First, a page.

Elon Musk is nothing if not a screaming genius. The SpaceX founder and PayPal co-creator (who coded and sold his first video game at the age of 12) is widely considered to be an even more intriguing character than late Apple founder and CEO Steve Jobs (and that's not an easy thing to be). But while his inventions and personality quirks tend to draw the most media attention, it's Musk's insane thoughts about the future of technology that make us all go "...Huh?"
The perpetually busy Musk (a former colleague once recalled him reading an old Russian rocket manual poolside in Vegas) has a lot of opinions about what he sees as a plateau in technological progress, too. "We got to the moon, but have never done anything better since," he complained in an interview with Wired in 2007. "I'm disappointed that we have not made more progress since Apollo [and] I don't even see a plan that says we're going to do better than Apollo to exceed that goal."
Instead of just waiting around for someone to create something, however, the eccentric and oft-maligned Musk has made a fortune off of doing just the opposite: Introducing plenty of bizarre ideas for his own idealized Tomorrowland, and pushing the envelope in terms of consumer-friendly technology. Here's what he thinks that tech-infused future will look like.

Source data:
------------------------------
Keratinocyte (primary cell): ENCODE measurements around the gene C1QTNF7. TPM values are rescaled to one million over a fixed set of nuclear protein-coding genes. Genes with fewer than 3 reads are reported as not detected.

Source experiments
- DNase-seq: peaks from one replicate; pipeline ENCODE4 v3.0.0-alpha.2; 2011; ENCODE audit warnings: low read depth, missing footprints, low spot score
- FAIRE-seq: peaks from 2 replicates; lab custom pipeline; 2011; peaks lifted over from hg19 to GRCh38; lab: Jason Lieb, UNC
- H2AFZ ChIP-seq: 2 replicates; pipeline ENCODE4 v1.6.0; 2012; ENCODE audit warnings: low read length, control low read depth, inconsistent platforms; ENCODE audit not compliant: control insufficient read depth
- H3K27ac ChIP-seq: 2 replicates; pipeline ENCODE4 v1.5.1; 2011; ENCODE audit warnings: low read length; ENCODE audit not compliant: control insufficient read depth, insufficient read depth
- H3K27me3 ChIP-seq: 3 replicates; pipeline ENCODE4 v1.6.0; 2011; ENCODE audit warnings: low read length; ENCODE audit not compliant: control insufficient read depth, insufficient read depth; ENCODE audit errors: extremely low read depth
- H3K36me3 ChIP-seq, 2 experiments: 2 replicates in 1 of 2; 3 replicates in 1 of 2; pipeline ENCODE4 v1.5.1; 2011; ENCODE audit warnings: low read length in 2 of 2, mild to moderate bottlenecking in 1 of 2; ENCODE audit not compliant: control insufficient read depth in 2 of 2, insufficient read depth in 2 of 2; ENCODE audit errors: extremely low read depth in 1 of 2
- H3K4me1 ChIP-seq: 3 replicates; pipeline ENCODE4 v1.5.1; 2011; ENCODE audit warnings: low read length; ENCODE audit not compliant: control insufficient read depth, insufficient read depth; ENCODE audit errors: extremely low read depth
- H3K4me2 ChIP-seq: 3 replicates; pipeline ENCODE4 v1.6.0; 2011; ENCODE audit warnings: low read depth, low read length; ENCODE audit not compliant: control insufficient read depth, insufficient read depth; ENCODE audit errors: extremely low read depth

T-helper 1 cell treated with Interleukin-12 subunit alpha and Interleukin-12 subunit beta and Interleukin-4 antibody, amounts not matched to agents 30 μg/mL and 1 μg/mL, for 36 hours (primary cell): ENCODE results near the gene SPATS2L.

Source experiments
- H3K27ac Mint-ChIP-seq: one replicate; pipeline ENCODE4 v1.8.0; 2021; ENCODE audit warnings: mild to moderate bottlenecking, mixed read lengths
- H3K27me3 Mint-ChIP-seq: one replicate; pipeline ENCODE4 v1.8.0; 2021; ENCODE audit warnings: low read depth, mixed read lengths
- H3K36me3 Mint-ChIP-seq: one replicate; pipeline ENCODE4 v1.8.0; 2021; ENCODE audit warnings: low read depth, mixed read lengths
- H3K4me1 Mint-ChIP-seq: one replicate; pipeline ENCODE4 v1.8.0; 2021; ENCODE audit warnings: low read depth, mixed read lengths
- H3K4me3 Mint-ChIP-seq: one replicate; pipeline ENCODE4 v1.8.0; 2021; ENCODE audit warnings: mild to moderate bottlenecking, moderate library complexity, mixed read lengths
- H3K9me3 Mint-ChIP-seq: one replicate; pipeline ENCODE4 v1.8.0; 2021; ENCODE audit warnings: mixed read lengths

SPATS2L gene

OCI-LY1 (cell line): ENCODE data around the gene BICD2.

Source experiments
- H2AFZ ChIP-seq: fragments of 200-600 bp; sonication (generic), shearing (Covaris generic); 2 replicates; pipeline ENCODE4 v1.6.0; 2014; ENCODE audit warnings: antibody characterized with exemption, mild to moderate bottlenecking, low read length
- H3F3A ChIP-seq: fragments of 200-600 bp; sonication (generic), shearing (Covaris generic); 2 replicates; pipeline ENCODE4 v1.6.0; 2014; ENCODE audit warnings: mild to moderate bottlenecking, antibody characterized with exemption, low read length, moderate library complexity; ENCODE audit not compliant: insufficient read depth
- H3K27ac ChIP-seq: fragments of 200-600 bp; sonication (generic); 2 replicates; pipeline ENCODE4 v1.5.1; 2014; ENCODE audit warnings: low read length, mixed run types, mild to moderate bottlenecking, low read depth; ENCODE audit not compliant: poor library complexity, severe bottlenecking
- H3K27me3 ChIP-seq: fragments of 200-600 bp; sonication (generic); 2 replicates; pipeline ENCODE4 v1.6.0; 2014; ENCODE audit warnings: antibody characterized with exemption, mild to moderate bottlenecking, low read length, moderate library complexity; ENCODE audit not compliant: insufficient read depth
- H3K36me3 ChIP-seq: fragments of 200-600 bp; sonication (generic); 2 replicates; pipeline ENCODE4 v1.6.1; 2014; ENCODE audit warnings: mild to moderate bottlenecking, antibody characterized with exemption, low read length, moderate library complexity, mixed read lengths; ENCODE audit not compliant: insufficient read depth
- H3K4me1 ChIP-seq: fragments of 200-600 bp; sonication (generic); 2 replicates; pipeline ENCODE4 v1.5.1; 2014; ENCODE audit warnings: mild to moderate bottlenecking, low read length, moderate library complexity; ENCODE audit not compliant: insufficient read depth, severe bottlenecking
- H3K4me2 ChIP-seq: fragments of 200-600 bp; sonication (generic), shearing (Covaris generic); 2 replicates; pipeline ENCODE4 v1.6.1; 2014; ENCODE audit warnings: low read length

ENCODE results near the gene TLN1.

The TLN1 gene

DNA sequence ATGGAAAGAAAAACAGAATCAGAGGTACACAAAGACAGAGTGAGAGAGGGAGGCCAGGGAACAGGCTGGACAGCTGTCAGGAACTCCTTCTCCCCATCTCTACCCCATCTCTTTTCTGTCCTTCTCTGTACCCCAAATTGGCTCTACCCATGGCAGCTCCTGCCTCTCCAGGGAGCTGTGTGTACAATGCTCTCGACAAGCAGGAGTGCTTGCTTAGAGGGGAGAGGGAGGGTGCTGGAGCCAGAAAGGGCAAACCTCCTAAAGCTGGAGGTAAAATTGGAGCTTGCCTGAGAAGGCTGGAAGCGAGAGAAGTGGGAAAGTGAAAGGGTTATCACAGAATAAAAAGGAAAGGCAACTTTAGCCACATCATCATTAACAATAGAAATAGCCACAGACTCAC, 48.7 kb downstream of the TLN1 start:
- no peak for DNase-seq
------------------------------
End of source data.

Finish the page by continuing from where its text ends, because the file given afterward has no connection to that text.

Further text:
Roller Coaster Lobbies
In an interview for his 2015 biography, Elon Musk: Tesla, SpaceX, and the Quest for a Fantastic Future, Musk vented that his Tesla Motors offices (which builds Musk's famous electric cars) weren't as cool as the Google offices in Mountain View, California because they didn't have slides in the lobby for employees to get around. He said that he hopes he could one day fix the problem using cutting-edge technology: roller coasters. He explained,
Everybody around here has slides in their lobbies. I'm actually wondering about putting in a roller coaster — like a functional roller coaster at the factory in Fremont. You'd get in, and it would take you around factory but also up and down. Who else has a roller coaster? I'm thinking about doing that with SpaceX, too. That one might be even bigger since SpaceX has like ten buildings now.
The Notorious Hyperloop
Forget high-speed rails; Musk wants to fling us all around the country. In 2013, he penned a paper on what he described as a "Hyperloop" — a system of interconnected pneumatic tubes which would transport passengers in small capsules across the country in a matter of hours. In his paper, Musk elaborated,
When the California “high speed” rail was approved, I was quite disappointed, as I know many others were too. How could it be that the home of Silicon Valley and JPL – doing incredible things like indexing all the world’s knowledge and putting rovers on Mars – would build a bullet train that is both one of the most expensive per mile and one of the slowest in the world?
The Hyperloop (or something similar) is, in my opinion, the right solution. ... The pods and linear motors [of a pneumatic tube transport system] are relatively minor expenses compared to the tube itself – several hundred million dollars at most, compared with several billion dollars for the tube. [But] even several billion is a low number when compared with several tens of billion proposed for [high speed tracks].